Former Scotland captain Greig Laidlaw has confirmed his international retirement.

The 34-year-old Clermont scrum-half skippered the side in 39 out of his 76 international appearances, more times than any other player, and is Scotland’s second-highest point scorer with 714.

“Emotionally, this decision was incredibly tough however, when I reflected on what I have learned from playing Test level rugby and where Scotland is as a national team, it makes sense,” he said in a statement. 

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Laidlaw is the third Scotland player to announce their international retirement following the World Cup, along with flanker John Barclay – another former captain – and wing Tommy Seymour.

The 34-year-old, who was also called into the 2017 British and Irish Lions squad, admitted it had been a tough decision.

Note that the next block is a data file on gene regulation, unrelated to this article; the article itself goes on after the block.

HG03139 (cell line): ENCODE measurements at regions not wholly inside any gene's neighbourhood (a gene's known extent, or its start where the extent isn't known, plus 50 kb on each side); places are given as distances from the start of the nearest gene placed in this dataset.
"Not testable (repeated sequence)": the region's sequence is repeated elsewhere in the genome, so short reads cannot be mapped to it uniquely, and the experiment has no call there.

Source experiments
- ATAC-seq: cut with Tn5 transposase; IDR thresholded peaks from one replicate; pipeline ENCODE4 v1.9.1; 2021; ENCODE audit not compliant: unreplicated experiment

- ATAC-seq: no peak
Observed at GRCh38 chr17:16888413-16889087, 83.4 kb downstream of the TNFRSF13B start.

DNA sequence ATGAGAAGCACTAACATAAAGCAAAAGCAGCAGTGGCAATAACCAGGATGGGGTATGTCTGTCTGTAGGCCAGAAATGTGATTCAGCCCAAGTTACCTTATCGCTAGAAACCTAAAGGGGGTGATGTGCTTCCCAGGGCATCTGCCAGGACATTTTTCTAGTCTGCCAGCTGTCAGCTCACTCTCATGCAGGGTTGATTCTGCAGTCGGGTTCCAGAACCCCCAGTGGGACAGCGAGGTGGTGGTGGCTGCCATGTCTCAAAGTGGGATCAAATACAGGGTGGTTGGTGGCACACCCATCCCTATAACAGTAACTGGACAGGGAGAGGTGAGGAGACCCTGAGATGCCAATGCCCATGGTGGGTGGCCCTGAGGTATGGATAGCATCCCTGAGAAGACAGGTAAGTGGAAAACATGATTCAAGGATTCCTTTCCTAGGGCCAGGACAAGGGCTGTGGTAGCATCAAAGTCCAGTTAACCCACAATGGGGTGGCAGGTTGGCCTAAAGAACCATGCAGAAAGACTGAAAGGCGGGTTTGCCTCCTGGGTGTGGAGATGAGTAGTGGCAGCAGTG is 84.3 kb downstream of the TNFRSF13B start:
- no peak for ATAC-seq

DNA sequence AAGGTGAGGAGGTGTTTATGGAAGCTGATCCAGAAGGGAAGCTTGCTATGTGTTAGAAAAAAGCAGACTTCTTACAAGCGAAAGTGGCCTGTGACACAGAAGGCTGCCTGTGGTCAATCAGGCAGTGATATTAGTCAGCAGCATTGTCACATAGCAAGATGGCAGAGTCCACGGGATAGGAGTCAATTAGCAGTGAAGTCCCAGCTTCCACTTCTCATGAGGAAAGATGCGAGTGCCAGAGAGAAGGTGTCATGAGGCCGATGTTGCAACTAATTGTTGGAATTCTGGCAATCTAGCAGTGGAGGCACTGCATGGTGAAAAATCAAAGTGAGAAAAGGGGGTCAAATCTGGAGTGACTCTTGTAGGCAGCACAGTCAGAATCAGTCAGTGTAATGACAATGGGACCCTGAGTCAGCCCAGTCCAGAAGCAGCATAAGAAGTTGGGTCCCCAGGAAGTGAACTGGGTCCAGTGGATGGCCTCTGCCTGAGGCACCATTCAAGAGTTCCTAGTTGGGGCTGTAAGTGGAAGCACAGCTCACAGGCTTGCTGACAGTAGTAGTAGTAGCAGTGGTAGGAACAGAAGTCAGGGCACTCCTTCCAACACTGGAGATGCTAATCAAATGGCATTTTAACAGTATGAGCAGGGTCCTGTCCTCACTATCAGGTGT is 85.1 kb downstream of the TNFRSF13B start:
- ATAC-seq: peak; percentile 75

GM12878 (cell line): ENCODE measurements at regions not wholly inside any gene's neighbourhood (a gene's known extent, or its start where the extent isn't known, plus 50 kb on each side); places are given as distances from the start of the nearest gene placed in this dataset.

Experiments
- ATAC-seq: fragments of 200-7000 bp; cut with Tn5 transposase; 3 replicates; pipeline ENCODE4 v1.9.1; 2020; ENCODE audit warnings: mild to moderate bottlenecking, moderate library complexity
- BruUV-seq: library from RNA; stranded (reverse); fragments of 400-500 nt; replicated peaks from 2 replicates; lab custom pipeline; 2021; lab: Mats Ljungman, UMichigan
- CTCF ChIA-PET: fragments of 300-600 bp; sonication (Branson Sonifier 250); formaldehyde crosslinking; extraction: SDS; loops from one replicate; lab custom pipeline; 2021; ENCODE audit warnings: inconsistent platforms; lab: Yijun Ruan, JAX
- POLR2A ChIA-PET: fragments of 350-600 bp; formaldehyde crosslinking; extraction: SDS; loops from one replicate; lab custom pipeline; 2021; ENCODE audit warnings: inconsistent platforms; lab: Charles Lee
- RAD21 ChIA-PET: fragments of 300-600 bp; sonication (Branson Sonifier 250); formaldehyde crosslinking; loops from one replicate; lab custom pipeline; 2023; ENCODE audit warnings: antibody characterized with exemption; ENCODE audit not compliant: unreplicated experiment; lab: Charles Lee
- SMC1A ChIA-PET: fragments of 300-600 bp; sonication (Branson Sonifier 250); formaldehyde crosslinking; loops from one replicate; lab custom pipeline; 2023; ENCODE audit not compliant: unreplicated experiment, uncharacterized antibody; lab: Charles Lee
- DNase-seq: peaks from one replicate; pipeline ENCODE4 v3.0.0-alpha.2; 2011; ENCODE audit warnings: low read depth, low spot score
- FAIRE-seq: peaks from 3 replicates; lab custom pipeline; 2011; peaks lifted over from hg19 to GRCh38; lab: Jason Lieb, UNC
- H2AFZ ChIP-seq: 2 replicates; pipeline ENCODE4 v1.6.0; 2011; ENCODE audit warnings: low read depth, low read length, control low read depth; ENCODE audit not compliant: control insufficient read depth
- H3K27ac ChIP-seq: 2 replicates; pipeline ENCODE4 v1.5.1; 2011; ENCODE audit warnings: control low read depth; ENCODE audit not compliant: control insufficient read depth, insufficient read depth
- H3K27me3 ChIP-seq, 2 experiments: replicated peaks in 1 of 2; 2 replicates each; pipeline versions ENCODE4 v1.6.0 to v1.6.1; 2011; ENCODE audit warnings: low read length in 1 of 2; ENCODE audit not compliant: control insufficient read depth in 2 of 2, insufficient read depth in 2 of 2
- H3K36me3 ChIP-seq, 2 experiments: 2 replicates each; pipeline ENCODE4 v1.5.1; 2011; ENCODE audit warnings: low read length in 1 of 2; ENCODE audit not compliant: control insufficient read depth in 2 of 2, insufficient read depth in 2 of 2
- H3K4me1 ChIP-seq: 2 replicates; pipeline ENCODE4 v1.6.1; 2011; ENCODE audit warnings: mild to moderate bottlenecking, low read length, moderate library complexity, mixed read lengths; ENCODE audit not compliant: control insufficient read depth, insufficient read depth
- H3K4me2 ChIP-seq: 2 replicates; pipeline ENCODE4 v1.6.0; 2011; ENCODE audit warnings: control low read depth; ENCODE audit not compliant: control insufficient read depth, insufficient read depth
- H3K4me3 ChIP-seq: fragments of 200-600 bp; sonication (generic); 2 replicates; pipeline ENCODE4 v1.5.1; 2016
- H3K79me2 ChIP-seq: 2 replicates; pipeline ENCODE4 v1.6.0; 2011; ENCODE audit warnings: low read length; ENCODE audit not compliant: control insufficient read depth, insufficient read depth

“Captaining your country to victory is the stuff of childhood dreams. To say I will never again stand in the tunnel, filled with nerves, alongside my rugby family and lead my team-mates out on to the pitch at Murrayfield, is incredibly hard,” he said.

“While my body and heart could continue playing, my head tells me that it’s time to let the team rebuild.

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“In terms of where Scotland is now, they are in a position to spring forward and I cannot wait to give them my full support from the stands.”

Scotland head coach Gregor Townsend added: “Greig has been an outstanding servant for Scottish rugby, through the passion and skill he displayed when wearing the thistle on his chest and also on the many occasions he led the side.

“That he began his Scotland career at stand-off before claiming the number nine jersey shows what an exceptional rugby player he is and was for Scotland and, to be captain on so many occasions, rightly places him alongside the best players to ever led the national team.”